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Analysis Of “A Clean, Well Lighted Place”

1109 words - 5 pages

The setting of “A Clean, Well-Lighted Place” is a café that, as the title may suggest, is well-lighted and clean. The story is set late at night at a quiet café with just one customer remaining. The café could be in a Spanish speaking country due to the use of nada, "Otro loco mas," and copita, which is the Spanish word for glass. But the location of the café does not really matter. It could be set anywhere, just so that it is a dark lonely night only being illuminated by light that casts a shadow of leaves. Our narrator does not speak much about the specific place where the character are and focuses more upon the argument the characters are having. The narrator is from the third person ...view middle of the document...

” As the two waiters continue their discussion, the old man waves over to them and asks for more brandy. The younger waiter goes over and tells the deaf man that he wishes the old man should have killed himself last week. They once again continue their conversation, and the old man once again asks for another drink, but this time the younger waiter refuses to serve him. The old man pulls out some money and pays for his drinks. When the younger waiter returns to the older waiter, the older waiter asks the younger waiter, “Why didn't you let him stay and drink?” The younger waiter says that he has had enough and wants to go home. As they close up the café, the older waiter tries to make the younger waiter understand that some people need the café late at night. That some people need a clean, well-lighted place rather than a dark, dirty bar.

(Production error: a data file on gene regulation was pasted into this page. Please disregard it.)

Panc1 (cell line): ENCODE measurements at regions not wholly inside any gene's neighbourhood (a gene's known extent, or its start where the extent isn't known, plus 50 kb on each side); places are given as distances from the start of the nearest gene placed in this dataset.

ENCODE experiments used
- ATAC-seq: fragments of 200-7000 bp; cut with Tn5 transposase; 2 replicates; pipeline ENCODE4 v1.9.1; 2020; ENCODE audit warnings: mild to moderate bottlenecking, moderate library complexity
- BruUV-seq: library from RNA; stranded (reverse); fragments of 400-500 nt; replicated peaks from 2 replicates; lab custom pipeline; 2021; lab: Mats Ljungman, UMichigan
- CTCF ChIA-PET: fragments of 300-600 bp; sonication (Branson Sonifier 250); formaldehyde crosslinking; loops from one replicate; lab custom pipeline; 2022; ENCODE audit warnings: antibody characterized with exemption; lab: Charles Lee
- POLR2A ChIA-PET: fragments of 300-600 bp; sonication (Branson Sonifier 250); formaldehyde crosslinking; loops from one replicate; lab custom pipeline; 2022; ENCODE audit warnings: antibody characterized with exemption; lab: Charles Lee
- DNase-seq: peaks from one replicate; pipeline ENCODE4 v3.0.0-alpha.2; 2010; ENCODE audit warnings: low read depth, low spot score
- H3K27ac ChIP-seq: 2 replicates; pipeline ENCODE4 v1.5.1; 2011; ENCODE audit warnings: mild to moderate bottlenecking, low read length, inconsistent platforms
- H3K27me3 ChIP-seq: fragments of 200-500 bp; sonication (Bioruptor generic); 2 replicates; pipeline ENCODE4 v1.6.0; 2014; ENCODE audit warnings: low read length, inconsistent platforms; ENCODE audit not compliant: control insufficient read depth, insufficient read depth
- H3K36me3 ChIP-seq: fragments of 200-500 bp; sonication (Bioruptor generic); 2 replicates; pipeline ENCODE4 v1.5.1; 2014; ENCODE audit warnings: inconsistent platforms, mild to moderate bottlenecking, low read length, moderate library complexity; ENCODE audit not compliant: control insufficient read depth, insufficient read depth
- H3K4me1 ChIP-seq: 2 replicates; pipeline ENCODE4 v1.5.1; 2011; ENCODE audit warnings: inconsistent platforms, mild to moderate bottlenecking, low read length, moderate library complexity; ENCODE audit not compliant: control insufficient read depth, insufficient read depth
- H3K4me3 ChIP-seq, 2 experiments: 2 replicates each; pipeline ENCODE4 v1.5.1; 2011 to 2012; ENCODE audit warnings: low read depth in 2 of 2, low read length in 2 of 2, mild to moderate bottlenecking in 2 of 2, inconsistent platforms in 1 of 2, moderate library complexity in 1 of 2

The subject of “A Clean, Well-Lighted Place” is growing old and changes in life you go through as you get older. This story shows men in three different parts of their lives. A young man, a man slowly approaching old age, and a man who is old. Each of the men have differing views about life. The old man just wants life to be over as he tried to kill himself a week earlier. The younger man sees a different side of life, he wonders why the old man would kill himself when he says, “How much money has he got? He's got plenty.” He doesn’t see the other side of things. Money is not all that is important. Again, the young man in a hurry to get home says, “I don't want to look at him. I wish he would go home. He has no regard for those who must work.” The young man does not realize how lucky he is to have everything: youth, confidence, and a job. Lastly, the man approaching old age is in between the stages of life that the other two characters are. The middle aged man does not want to end his life, but he sees the side of the old man....

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